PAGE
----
How To Tell When You’re Overdoing It


Friday, 9.25pm

Sheffield, U.K.

Sometimes a phrase paints a picture in your mind – and you know there’s something there worth thinking about.

I stumbled across such a phrase on Charlie Stross’ blog. Charlie is a science fiction writer living in Edinburgh.

He talks about using a revision control system for writing his books – and writes that when he has some spare time he’s “going to poke around with git, but pointing a distributed SCCM at a novel is a bit like using an ICBM to swat a fly”

That is a fantastic phrase.

And it’s conjures up a picture that is worth keeping in mind.

Because, so much stuff around us is incredibly complicated yet astonishingly useless.

Take writing, for instance.

If you do any kind of professional writing – for a sales proposal, for example – you know that you go through certain phases.

You need to do your research, then try and pick out the most important points, organise them in a sensible order, fill in the text, go and find or create images and charts and tables and sprinkle the whole thing with plenty of examples and proof points while keeping track of any references and data that might be important later.

Then, perhaps you open Microsoft Word and stare at a blank page.

It’s hard to get across just how unhelpful a tool Word is when you want to do a serious piece of writing.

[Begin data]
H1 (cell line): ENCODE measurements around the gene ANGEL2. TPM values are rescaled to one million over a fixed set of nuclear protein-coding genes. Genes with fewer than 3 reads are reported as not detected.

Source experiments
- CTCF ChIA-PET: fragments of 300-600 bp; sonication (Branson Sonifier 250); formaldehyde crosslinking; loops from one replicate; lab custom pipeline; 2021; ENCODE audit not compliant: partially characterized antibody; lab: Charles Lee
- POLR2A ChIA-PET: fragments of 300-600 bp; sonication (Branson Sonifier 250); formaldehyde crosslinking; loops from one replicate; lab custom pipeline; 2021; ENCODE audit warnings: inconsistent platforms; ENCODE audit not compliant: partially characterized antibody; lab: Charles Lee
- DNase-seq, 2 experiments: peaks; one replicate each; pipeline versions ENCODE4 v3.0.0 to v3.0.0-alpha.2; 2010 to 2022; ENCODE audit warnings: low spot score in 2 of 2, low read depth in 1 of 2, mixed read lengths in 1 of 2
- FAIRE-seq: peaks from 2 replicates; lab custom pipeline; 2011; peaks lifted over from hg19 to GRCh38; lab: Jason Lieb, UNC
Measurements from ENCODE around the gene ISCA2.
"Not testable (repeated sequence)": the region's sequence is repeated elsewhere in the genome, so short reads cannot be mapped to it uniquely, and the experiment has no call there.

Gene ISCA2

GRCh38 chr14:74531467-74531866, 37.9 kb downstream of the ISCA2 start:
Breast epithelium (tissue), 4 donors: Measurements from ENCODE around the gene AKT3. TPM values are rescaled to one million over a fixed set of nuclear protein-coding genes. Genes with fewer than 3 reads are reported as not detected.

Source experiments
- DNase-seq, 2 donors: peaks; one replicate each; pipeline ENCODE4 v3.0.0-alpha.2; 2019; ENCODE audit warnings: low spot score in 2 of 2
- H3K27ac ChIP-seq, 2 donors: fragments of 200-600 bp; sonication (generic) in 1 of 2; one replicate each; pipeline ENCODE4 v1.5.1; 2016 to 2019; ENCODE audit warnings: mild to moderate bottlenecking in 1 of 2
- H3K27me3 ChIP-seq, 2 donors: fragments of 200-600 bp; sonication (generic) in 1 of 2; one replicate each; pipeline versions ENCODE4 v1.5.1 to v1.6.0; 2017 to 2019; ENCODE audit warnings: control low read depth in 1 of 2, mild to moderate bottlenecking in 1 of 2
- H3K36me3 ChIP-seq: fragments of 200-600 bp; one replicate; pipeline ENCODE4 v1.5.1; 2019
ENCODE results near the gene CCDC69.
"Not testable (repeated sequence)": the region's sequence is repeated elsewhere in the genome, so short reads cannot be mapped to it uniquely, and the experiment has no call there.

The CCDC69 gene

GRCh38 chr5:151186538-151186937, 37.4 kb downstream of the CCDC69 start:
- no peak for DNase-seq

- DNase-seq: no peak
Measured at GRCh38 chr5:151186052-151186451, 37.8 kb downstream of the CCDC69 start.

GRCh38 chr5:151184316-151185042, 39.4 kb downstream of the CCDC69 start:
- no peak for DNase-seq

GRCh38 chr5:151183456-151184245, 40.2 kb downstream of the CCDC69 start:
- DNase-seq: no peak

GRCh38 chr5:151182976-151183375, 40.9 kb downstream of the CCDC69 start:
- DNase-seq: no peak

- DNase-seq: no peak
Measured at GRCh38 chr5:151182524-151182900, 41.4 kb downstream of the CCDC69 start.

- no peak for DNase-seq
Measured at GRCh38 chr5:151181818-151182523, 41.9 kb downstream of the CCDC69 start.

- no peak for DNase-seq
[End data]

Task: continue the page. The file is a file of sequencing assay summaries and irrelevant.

Yes the capability is in there somewhere. You can use an outliner. There is a reference manager. You can set out the document and pull in pictures.

Very quickly, however, as the word count and images rack up, you end up with a multi-megabyte monster that slows down when opening and starts to haunt your dreams.

And the software world is full of such examples. We have bigger and better computers, but we never seem to be able to get things done any faster.

The developers of these tools are constantly trying to made them better – but perhaps they’re just overdoing it and the actual benefits lie elsewhere.

Maybe we just need something much simpler.

What we see on our computers is happening around us in life as well.

Take a look around your house. Perhaps you’re one of those rare people that has only what you need and nothing else.

The kind of person that empties out your briefcase or bag every night and fills it again in the morning.

The rest of us, especially those of us with kids, live in what appears to be a collection centre for plastic and fabric.

Do we really need that many toys? Or clothes? Or pots and pans? Or bags?

Books? Now there I have to admit – I’m not sure there is such a thing as too many books…

But I know that sometimes I need to get rid of them. And I do. Reluctantly.

Whatever your goal in life – it probably involves an element of living well – being happy.

And I wonder just how happy all this stuff makes us.

As the saying goes, first you own your stuff. And then your stuff owns you.

Perhaps we just need to put all these ICBMs down and have a rest.


Karthik Suresh

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